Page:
Other photographers will agree that the question we often get asked by people thinking about taking photography more seriously is: -
Which camera should I buy?
Assuming that we're not looking at specialist equipment such as underwater photography, infra red photography etc, then the answer is surprising to many people starting out.
The answer is: almost any camera will do the job*
I appreciate that's probably a little unhelpful to the novice photographer looking to invest their hard earned money in relatively expensive equipment, so let me explain and offer you some advice on how you might select a camera and system.
Something you hear photographers say a lot is that it's not the camera that takes an image, the photographer does. The quality of the image is reliant on the skill of the photographer rather than the equipment they're using. Then which brand is best? I'm afraid the answer is it's a much of a muchness. Technology is at the point where any of the popular brands are good. There are professionals that swear by the brands they use. Those professionals will each use a different brand. The brand isn't going to turn you into a world class photographer, even though they might claim differently.
Even more frustratingly when you're considering which brand or system you might buy into, all the popular brands have support for accessories and lenses. There are also aftermarket brands that support the camera brands, such as Sigma and Tamron for lenses or Neewer and Interfit for flash accessories. So you will not be limited by your equipment as your photography develops (pun intended). So that means any will do the job and you're choice is still "any of them".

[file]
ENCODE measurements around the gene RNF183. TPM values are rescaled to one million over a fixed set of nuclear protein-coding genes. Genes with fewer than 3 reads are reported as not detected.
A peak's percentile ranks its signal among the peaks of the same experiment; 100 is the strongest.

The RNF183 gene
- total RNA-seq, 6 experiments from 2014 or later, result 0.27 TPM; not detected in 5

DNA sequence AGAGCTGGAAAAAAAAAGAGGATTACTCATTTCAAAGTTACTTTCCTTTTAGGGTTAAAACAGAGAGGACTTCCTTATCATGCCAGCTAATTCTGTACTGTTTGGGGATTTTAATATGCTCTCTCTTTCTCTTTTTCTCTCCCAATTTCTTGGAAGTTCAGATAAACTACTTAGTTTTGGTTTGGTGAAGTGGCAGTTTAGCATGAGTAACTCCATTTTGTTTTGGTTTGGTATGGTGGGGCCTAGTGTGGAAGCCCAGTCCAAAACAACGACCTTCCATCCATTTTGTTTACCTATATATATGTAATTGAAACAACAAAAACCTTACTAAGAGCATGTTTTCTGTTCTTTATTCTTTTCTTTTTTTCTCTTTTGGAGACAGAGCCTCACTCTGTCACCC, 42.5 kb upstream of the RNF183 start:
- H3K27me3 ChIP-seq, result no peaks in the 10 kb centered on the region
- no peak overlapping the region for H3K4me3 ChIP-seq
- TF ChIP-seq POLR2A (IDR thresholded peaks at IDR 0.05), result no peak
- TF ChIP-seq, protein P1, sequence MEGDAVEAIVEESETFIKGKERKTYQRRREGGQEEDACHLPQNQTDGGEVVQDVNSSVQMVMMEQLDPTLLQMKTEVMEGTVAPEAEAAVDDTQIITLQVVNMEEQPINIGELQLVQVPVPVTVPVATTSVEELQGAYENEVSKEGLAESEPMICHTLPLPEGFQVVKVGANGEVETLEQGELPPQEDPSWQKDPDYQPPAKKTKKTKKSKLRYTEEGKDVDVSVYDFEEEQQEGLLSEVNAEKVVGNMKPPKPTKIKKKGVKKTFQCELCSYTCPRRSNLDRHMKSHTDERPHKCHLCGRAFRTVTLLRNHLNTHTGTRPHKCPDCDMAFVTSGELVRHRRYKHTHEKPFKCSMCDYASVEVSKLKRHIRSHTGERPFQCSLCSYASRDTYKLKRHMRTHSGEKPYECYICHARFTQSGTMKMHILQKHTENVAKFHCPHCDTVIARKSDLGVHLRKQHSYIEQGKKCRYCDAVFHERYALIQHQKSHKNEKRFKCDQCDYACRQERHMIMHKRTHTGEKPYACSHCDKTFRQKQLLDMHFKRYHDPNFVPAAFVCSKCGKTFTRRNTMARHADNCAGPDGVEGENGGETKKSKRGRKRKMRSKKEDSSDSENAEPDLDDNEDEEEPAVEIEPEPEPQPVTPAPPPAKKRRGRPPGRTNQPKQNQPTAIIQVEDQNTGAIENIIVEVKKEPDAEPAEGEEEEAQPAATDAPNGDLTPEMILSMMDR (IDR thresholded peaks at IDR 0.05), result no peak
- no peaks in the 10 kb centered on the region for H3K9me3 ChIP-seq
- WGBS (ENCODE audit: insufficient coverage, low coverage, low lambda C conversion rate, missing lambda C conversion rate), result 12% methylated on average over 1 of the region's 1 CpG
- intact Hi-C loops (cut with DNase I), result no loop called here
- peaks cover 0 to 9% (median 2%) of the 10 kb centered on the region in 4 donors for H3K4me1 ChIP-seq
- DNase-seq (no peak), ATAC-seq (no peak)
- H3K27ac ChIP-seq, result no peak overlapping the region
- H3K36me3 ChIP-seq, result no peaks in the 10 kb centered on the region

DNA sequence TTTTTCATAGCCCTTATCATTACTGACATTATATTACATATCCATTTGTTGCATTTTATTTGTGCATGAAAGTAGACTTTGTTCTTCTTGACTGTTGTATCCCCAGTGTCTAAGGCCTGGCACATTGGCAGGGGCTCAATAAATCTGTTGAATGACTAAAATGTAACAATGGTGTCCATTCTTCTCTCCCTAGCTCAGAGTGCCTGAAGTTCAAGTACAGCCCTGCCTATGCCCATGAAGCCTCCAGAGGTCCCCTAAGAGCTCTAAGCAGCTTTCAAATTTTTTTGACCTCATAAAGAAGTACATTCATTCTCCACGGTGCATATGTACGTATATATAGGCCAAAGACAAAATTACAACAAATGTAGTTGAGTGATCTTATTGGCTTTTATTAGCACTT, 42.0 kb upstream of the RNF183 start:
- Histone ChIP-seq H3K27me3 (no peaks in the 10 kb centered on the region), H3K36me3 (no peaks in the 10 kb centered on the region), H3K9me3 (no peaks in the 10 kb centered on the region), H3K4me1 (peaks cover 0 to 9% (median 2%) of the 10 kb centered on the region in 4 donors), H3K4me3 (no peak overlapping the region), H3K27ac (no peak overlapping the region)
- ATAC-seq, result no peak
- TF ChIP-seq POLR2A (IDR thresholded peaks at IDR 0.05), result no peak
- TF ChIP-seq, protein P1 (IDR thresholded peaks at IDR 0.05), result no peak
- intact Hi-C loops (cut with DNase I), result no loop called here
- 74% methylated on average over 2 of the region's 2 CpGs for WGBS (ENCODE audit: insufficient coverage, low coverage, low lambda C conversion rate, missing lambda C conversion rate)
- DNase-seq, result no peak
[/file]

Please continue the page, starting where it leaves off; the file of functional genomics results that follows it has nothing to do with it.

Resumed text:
That's no good Gary, how do we choose? HOW?
This is all actually good news, you're pretty much guaranteed to make a good choice, they're all pretty good. But there is something we can do to make sure your choice is the right choice.
Go to a camera store and handle the cameras. Check out which cameras feel comfortable in your hand. Is it easy or intuitive for you to change settings such as shutter speed, aperture and ISO? Can you navigate the menus? Can you change the shooting modes easily (single shot, continuous etc)? Can you change the focusing mode from spot to evaluative?
The one the feel comfortable and where the interface makes sense is the right camera for you. Any new camera will take some getting used to, so you won't be hitting the ground running but you're get a feel for the one that makes the most sense.
What about the Lens?
Entry level camera are often bundled with a zoom lens. This is good enough to get going. I have pictures that have been printed and hung on customers walls that were taken with a kit lens. If your camera doesn't come with a lens and you're thinking "professional", then a couple of prime lenses (fixed focal length lenses that don't zoom) could be as cheap as a cheap zoom lens and offer superior quality. Depending on the type of photography you're starting with depends on the lenses you might look at. Here's a suggestion: -
- Landscape Photography
- 24mm and 50mm
- Portrait Photography
- 50mm and 105mm
- Wildlife or Sports Photography
- 50mm and 300mm
You'll notice 50mm pop up there a few times. 50mm prime lenses have superb professional quality and are one of the cheapest lenses you can buy. Arguably the worlds greatest documentary photographers, Henri Cartier-Bresson only ever used a 50mm lens.
If you have a camera that feels right in your hand, that's probably the best camera to start with. Go to the your local store and handle a few cameras. And give your local store your custom. Get to know the staff and they will see you're looked after as you pop back in for accessories. You could also look at joining your local photography club. They will offer advice (be wary as nobody will admit the brand they use is nothing but the best, even if they don't have the reference of ever using another brand). You might also pop to a photography exhibition such as The Photography Show that is held every year at Birmingham's National Exhibition Centre.
* A few assumptions: -
- You're looking at a 35mm/Crop Sensor SLR or Mirrorless system
- You're working to a budget
- You're looking at photography in general with perhaps an one or two special interests (portrait, wildlife etc).